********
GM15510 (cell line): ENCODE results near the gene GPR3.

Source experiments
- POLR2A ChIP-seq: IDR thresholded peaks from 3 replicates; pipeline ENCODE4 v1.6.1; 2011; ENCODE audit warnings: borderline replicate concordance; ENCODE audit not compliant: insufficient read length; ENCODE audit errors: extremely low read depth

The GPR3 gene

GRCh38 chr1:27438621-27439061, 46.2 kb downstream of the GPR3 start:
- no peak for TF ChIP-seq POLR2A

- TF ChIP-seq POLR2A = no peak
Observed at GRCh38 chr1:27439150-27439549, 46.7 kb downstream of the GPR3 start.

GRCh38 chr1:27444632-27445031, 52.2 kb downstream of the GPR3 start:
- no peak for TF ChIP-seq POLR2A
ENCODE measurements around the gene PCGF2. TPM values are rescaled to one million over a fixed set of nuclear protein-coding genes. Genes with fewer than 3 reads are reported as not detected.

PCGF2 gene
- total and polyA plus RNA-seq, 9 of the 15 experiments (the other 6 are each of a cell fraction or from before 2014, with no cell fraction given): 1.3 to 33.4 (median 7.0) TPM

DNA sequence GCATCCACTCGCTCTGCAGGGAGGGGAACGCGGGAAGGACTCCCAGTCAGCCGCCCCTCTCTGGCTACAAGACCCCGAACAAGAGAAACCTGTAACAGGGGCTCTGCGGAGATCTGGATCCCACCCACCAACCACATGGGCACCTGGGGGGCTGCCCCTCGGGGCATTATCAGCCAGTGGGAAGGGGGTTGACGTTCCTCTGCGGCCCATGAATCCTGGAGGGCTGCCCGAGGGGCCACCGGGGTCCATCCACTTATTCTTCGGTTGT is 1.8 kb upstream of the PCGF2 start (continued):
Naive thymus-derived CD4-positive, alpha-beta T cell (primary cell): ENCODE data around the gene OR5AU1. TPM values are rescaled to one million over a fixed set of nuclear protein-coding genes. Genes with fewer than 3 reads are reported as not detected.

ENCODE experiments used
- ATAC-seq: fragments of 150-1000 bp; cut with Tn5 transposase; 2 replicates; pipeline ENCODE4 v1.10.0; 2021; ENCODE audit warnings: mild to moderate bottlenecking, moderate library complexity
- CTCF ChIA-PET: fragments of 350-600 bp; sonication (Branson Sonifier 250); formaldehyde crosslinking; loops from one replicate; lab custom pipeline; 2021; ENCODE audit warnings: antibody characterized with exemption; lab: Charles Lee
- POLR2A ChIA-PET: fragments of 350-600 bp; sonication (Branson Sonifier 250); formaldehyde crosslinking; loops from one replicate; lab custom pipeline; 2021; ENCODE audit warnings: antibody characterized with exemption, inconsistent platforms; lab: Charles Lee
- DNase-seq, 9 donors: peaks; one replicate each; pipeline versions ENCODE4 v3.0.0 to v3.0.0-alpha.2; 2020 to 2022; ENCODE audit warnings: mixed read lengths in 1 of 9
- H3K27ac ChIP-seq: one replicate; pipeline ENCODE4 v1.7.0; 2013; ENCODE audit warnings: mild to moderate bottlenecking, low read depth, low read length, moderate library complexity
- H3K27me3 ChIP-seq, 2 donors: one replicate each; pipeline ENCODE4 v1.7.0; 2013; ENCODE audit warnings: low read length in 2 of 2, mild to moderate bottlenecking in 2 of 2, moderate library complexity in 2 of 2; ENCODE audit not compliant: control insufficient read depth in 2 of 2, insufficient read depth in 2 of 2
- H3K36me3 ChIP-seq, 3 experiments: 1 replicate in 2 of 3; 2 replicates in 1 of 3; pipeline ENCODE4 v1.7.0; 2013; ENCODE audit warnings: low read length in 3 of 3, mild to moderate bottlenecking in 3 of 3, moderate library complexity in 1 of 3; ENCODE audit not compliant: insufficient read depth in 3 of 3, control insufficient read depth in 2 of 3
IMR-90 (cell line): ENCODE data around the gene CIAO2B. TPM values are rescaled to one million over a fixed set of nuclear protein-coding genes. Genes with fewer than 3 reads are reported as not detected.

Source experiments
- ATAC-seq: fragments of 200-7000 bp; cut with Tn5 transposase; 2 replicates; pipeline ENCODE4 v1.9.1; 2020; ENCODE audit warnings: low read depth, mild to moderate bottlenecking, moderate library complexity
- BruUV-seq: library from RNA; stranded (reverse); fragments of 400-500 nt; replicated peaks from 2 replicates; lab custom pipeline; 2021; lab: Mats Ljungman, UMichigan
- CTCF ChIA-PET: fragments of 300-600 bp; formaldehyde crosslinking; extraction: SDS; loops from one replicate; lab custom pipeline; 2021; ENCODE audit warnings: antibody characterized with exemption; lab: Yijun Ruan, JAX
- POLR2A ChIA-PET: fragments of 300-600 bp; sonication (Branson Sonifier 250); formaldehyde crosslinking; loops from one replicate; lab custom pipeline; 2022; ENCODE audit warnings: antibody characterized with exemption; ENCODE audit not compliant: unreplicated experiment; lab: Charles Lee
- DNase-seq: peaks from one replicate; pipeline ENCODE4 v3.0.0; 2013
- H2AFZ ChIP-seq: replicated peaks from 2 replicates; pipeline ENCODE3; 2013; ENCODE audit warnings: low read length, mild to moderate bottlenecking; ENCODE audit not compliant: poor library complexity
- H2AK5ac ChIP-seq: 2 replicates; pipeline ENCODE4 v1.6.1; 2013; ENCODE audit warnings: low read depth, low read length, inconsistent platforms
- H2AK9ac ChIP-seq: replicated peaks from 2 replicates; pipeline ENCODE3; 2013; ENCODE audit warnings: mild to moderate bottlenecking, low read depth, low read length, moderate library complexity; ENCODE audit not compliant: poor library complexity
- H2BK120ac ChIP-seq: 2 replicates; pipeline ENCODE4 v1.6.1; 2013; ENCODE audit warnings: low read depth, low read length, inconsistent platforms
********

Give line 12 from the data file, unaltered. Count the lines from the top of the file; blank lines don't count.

PCGF2 gene